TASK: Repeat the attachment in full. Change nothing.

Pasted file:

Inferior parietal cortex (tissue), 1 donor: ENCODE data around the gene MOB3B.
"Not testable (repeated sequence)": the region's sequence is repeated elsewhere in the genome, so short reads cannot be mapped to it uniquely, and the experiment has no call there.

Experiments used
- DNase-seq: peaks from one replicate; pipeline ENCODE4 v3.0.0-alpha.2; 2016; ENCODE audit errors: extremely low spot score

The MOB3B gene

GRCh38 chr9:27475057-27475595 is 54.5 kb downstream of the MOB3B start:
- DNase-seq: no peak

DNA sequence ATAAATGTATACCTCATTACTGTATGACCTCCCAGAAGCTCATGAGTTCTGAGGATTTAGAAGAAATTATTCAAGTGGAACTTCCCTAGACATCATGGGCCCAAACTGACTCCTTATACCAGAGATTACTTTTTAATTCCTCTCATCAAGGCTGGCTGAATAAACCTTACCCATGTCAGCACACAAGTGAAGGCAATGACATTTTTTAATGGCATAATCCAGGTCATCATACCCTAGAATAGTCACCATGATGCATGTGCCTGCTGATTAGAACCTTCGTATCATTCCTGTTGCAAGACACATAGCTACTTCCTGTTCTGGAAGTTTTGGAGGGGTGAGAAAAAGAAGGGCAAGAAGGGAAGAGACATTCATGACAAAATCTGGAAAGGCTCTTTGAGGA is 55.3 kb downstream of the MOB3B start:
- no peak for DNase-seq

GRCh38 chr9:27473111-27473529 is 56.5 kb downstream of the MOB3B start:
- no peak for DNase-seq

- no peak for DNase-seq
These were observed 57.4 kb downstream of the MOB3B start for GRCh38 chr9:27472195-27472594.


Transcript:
Inferior parietal cortex (tissue), 1 donor: ENCODE data around the gene MOB3B.
"Not testable (repeated sequence)": the region's sequence is repeated elsewhere in the genome, so short reads cannot be mapped to it uniquely, and the experiment has no call there.

Experiments used
- DNase-seq: peaks from one replicate; pipeline ENCODE4 v3.0.0-alpha.2; 2016; ENCODE audit errors: extremely low spot score

The MOB3B gene

GRCh38 chr9:27475057-27475595 is 54.5 kb downstream of the MOB3B start:
- DNase-seq: no peak

DNA sequence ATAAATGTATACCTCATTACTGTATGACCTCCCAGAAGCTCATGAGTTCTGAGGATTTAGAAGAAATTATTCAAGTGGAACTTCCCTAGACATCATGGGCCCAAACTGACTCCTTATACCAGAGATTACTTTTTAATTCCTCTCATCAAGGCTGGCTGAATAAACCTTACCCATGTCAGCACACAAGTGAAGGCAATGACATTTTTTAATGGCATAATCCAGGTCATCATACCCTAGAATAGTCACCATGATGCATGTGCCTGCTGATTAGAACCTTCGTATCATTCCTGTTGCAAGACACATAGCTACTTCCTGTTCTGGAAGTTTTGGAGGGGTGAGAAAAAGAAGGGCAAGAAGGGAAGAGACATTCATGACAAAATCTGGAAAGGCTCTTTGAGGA is 55.3 kb downstream of the MOB3B start:
- no peak for DNase-seq

GRCh38 chr9:27473111-27473529 is 56.5 kb downstream of the MOB3B start:
- no peak for DNase-seq

- no peak for DNase-seq
These were observed 57.4 kb downstream of the MOB3B start for GRCh38 chr9:27472195-27472594.